By virtually every standard, Jose Luis GarcÃa-LÃ³pez is a modern master of American comics. And though he’s been away from the regular, monthly spotlight for a number of years, 2014 saw the release of several collections of his work, including “Twilight” and “Cinder and Ashe,” one a science fiction story and the other a realistic, noir-fueled private eye yarn. GarcÃa-LÃ³pez also illustrated “Batman ’66: The Lost Episode,” adapted by Len Wein from an unfilmed Harlan Ellison script for the Adam West-starring show. Together, the three books display the range GarcÃa-LÃ³pez is known for. From realism to superheroes to science fiction, from gritty drama to comedic adventure, working in a variety of styles and approaches, he has always been able to tackle each in a unique way.
Of course, most fans know his work from his time illustrating Superman tales throughout the ’70s and ’80s, a number of which were collected in 2013 as “Adventures of Superman: Jose Luis GarcÃa-LÃ³pez.” He drew “Metal Men” in the Eisner Award-winning “Wednesday Comics,” launched a number of series in the ’70s, including the iconic “DC Comics Presents,” illustrated the sequel to “Road to Perdition,” and drew hundreds of other stories along the way. And all of this is in addition to creating a massive portfolio of promotional and advertising work for DC, for which he is recognized by a generation — or more — as the definitive DC Comics artist, even to those who may not know his name.
CBR News: Last year, DC published “Batman ’66: The Lost Episode.” How did you end up working on this book and what interested you about the project?
Jose Luis GarcÃa-LÃ³pez: [DC Comics Co-Publisher] Dan DiDio toldÂ me about the project on of my visits to the DC offices. He mentioned Harlan Ellison’s lost story and the plans to publish it in comic book format, with Len Wein doing the script. Later on, he offered me the art chores. Since I was familiar with the [“Batman ’66”] books already published — and I liked them all — I said yes, right away.
You’ve drawn a number of Batman comics over the years. Was there a particular challenge to this project?
The Batman I always did was not particularly dark and violent — in particular, the ones I draw for licensing — so it was relatively easy to approach the character in a light and funny way. That is, easy to approach but difficult to get. I think the preceding artists [on “Batman ’66”] got the feeling of the show a lot better than me.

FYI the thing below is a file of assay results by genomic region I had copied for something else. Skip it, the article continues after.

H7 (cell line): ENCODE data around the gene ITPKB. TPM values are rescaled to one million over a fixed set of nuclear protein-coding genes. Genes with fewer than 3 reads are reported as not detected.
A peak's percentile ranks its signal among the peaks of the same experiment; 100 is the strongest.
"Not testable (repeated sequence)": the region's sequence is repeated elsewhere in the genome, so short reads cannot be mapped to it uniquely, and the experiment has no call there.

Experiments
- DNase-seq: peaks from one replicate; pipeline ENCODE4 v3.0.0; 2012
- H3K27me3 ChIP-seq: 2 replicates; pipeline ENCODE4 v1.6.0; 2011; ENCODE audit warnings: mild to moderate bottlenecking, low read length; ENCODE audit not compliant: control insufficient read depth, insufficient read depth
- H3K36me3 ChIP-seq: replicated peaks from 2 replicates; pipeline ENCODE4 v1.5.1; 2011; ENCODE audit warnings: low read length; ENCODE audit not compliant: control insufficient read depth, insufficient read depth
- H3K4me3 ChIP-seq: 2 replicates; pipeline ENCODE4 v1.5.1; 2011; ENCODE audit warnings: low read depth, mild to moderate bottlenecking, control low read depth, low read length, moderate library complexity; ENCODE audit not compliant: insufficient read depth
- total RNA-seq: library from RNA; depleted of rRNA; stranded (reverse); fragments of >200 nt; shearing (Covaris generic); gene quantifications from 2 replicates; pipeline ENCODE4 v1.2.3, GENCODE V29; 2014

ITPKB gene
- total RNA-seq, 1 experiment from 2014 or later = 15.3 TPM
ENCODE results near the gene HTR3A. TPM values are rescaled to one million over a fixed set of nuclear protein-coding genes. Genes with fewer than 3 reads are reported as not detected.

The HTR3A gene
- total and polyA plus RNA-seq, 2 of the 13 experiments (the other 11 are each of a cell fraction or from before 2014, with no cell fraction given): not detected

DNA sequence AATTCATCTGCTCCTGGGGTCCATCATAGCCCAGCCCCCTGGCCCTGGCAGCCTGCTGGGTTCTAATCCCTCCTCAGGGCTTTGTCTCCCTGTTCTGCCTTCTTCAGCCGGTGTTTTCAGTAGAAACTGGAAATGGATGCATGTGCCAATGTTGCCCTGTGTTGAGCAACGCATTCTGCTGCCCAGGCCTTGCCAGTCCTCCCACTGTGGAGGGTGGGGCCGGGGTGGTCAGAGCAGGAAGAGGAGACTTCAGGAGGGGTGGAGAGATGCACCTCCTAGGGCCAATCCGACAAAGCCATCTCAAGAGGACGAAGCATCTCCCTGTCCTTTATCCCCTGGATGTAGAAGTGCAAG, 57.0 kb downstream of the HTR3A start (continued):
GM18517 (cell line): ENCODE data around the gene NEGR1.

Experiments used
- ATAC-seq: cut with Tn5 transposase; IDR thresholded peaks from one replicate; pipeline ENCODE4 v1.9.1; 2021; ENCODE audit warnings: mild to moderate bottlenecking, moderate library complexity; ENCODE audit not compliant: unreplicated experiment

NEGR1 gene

So when you approach a comic like this, you’re thinking a lot about the old television show and its designs?Â
Of course! SinceÂ the “Batman ’66” books are inspired in the TV show, the first step was to get all the stillsÂ I could get from the TV series.Â I was lucky to have a good amount of books already published, so it was easy to follow other artists’ steps. They were the ones who did the hard work of approaching and getting the spirit of the show. I just tried to work at the same level of excellence they imposed in those books.
DC published a few books in 2014 collecting some of your older work. One was “Twilight,” a book you did with Howard Chaykin years ago. What was it like collaborating with a writer who is an artist in his own right?
As you point out, Chaykin is an artist as well, so it was easy to work with him. He didn’t ask for impossible stuff. He writes as an artist. He knows the medium and what you can and cannot do with it. From the beginning, he had clear idea about the characters. He gave me some tips about what actors to look up toÂ as models, not only in their physical aspect but also in their personalities. He made my job easier, and I guess he was contentÂ with the final work because he never asked nor suggested any changes.Â At the end of the day and after so many years doing comics, I only have a handful of works I still feel happy with, and this was one of them. Â
Another collection that came out last year is “Cinder and Ashe,” a miniseries you worked on with Gerry Conway. That was more realistic story than much of the work you’re known for.